With regard to current economic activity, participants noted that consumer expenditures, housing activity, business investment, and manufacturing production had all decelerated from the robust rates of growth seen in 2021 (…). Participants observed that indicators of spending and production suggested that the second quarter of this year had seen a broad-based softening in economic activity. Many participants remarked that some of the slowing, particularly in the housing sector, reflected the emerging response of aggregate demand to the tightening of financial conditions associated with the ongoing firming of monetary policy. Participants anticipated that U.S. real GDP would expand in the second half of the year, but many expected that growth in economic activity would be at a below-trend pace, as the period ahead would likely see the response of aggregate demand to tighter financial conditions become stronger and more broad-based.

Fourth, although the labor market remains strong, the Committee’s members worry that it might not be as tight as it’s widely believed:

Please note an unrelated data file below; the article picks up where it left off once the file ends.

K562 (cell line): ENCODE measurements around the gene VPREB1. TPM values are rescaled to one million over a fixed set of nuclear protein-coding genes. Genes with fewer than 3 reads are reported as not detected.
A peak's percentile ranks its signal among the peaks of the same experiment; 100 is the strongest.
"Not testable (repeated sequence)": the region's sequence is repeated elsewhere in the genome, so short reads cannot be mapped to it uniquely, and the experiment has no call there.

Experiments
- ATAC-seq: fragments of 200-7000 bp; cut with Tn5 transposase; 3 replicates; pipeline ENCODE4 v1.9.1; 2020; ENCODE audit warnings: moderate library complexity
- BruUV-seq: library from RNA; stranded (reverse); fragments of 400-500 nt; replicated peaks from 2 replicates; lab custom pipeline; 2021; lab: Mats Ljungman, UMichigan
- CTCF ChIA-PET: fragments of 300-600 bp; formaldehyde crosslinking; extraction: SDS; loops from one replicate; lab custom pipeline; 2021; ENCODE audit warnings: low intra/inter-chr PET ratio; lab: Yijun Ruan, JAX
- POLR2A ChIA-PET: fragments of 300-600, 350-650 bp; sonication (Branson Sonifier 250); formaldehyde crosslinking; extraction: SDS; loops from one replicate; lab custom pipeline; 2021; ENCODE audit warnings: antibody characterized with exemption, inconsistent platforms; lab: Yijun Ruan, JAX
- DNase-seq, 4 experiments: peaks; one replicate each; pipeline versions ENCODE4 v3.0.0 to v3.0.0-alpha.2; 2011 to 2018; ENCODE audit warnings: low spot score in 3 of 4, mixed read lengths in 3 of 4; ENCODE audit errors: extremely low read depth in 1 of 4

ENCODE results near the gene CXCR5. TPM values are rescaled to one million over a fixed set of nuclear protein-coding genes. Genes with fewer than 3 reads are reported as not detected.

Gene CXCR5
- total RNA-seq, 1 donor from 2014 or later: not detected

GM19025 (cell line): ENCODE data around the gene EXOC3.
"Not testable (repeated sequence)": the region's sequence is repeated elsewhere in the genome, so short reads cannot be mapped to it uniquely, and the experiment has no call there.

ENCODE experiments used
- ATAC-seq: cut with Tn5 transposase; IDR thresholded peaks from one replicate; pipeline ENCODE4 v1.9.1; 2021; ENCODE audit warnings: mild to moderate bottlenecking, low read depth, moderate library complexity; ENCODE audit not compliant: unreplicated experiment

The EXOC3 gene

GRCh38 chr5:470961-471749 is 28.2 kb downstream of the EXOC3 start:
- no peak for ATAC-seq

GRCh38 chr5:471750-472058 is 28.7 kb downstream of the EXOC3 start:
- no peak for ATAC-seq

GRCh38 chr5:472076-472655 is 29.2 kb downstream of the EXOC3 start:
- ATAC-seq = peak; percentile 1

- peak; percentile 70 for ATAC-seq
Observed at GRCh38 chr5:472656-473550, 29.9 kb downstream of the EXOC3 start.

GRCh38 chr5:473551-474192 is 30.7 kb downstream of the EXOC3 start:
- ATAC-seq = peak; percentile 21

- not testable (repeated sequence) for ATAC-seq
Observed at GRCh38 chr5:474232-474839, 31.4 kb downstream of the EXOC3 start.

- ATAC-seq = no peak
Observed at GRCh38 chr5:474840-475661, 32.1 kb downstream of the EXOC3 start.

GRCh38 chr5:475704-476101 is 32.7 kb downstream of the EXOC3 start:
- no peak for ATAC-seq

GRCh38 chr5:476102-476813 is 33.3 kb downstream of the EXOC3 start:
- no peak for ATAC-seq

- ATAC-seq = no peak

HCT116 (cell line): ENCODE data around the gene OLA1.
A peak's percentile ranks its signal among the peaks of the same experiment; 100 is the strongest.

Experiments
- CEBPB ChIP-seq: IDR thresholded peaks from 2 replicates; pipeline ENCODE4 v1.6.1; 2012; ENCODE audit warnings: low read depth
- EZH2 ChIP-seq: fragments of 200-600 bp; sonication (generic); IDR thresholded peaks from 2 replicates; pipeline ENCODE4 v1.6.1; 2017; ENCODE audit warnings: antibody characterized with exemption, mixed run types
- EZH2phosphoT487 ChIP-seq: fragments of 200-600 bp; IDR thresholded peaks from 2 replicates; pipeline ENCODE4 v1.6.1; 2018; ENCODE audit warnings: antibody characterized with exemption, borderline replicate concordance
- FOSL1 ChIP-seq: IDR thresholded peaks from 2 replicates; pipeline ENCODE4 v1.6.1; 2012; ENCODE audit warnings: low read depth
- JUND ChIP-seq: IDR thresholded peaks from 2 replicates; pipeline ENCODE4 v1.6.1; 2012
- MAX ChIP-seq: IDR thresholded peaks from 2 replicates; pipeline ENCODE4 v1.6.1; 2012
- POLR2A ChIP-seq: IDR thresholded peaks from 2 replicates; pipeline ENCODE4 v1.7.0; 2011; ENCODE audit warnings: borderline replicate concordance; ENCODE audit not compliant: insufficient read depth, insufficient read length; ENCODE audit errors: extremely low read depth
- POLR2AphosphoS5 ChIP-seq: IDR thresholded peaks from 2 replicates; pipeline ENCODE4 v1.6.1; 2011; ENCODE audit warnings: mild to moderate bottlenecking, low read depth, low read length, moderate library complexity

Several participants also observed, however, that the labor market might not be as tight as some indicators suggested, and they noted that data provided by the payroll processor ADP and employment as reported in the household survey both seemed to imply a softer labor market than that suggested by the still-robust growth in payroll employment as reported in the establishment survey.

Additionally, the FOMC participants admitted that some labor markets were deteriorating:

Many participants also noted, however, that there were some tentative signs of a softening outlook for the labor market: These signs included increases in weekly initial unemployment insurance claims, reductions in quit rates and vacancies, slower growth in payrolls than earlier in the year, and reports of cutbacks in hiring in some sectors. In addition, although nominal wage growth remained strong according to a wide range of measures, there were some signs of a leveling off or edging down. In some districts, contacts suggested that labor demand–supply imbalances might be diminishing, with firms being more successful in hiring and retaining workers and under less pressure to raise wages.

Moreover, the Fed’s staff projects that the unemployment rate will start rising in the second half of 2022 and will reach an estimate of its natural rate at the end of next year. Oops… Please remember that the official view was that there was no recession because the unemployment rate remained low. However, now the Fed’s staff itself forecasts rising unemployment. Does it mean that a recession is coming or that it has already begun?